What is PIP?
Launched by the coalition government in April 2013, Personal Independence Payments (PIPs) are a cash benefit that help people aged 16 and over with the extra costs of a long term health condition or disability.
It is a non-means-tested, non-taxable benefit, paid regardless of whether the individual is in or out of work.
In 2013, PIP replaced the Disability Living Allowance for people of working age (16-64). People of state pension age can continue to receive the Disability Living Allowance (DLA payments).
The Welfare Reform Act 2012 provides the framework for PIPs, with the detailed rules set out in a series of regulations.
How do Personal Independence Payments work?
The amount payable through the Personal Independence Payment benefit depends on how a condition affects the individual, rather than the condition itself.
To qualify for a Personal Independence Payment, the individual needs to be assessed by a health professional to work out their ‘level’. The government says this ‘assessment will make greater use of evidence, enabling us to more accurately and consistently assess individuals to determine who will benefit most from additional support’.
To get PIP, you must:
• Need help with everyday tasks, or getting around, or both.
• Have needed this help for at least three months, and expect to need it for at least another nine months (unless someone has a terminal illness with less than six months to live).
PIP is a non-means tested benefit. So in terms of receiving it, it does not matter how much you earn, or whether you have savings or capital.
PIP consists of two components – a mobility component, based on an individual’s ability to get around; and a “daily living” component. Each are paid at two rates (“standard” or “enhanced”).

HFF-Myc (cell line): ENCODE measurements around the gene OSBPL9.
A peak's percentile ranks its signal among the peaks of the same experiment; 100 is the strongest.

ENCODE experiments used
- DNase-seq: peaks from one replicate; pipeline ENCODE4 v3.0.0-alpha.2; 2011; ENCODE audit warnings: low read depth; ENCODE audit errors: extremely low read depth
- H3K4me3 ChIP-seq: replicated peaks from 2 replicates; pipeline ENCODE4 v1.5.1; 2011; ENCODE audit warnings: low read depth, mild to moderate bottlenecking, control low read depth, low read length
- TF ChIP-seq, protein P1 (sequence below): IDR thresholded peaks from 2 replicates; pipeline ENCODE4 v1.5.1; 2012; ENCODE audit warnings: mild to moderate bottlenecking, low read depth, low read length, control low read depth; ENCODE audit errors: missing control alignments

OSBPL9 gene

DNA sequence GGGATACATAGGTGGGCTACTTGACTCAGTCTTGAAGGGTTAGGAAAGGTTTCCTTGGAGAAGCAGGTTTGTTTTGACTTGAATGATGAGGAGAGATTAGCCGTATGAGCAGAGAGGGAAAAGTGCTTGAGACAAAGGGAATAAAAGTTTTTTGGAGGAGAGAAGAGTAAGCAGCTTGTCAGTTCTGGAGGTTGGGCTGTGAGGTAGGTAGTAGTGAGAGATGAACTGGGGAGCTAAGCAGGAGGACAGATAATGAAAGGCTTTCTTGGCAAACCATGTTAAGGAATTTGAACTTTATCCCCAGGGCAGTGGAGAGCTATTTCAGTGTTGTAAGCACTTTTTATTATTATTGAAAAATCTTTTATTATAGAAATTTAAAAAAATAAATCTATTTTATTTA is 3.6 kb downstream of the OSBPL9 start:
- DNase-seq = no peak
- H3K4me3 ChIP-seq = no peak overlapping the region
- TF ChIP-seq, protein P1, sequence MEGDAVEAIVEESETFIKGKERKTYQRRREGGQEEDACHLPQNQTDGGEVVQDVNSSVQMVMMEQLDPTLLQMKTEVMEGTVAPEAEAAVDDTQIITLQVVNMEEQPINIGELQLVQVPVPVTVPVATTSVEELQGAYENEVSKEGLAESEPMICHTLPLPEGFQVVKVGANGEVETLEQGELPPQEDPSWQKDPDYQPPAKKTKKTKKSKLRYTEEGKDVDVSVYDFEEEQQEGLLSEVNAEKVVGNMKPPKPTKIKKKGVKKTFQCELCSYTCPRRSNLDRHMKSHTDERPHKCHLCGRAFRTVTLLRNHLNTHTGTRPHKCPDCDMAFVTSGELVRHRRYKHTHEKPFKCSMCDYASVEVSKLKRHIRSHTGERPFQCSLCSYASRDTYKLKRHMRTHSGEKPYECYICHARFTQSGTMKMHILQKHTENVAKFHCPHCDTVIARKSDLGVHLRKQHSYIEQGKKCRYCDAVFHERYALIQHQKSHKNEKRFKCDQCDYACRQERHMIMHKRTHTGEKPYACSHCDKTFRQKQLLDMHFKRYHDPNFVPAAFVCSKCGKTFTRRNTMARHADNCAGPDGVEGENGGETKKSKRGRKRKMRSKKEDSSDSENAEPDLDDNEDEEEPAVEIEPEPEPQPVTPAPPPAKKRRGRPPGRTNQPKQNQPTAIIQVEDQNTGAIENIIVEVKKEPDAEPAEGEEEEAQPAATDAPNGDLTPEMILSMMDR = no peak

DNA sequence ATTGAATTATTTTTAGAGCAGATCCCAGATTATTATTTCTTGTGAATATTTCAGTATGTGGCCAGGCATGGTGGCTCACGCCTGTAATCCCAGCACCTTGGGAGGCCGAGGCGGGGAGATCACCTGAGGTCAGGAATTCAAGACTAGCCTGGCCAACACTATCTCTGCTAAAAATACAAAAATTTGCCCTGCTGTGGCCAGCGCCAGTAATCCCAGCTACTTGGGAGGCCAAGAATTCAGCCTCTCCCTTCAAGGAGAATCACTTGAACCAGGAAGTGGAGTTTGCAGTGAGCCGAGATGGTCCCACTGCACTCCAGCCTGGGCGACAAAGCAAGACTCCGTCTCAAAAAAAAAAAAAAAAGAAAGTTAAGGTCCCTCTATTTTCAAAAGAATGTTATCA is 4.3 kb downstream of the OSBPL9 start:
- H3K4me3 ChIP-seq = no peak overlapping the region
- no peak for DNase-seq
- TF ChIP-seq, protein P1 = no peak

In 2021/22, the standard rate for the mobility component was £23.70 per week with an enhanced rate of £62.55. The standard weekly rate for the daily living component was £60, with an enhanced weekly rate of £89.60.
Assessments for Personal Independence Payment are carried out by assessment providers, normally at a PIP centre. There are four separate contracts for this work, covering different geographical areas (“Lots”): North West England/North East England/Scotland/Isle of Man (Lot 1), Central England/Wales (Lot 2), London/Southern England (Lot 3), Northern Ireland Lot 4)
Why did the government move to the PIP system?
In addition to the potential for increasing efficiencies, the coalition Government believed that PIP would have certain advantages over Disability Living Allowance:
• It would target support more closely on those most in need of support.
• It would be more responsive as claimants’ circumstances change.
• It would be based on a fairer, more transparent and consistent assessment of need.
• It would be easier for claimants, DWP staff and disability organisations to understand.
In a 2011 policy paper, the government outlined the government’s motivations: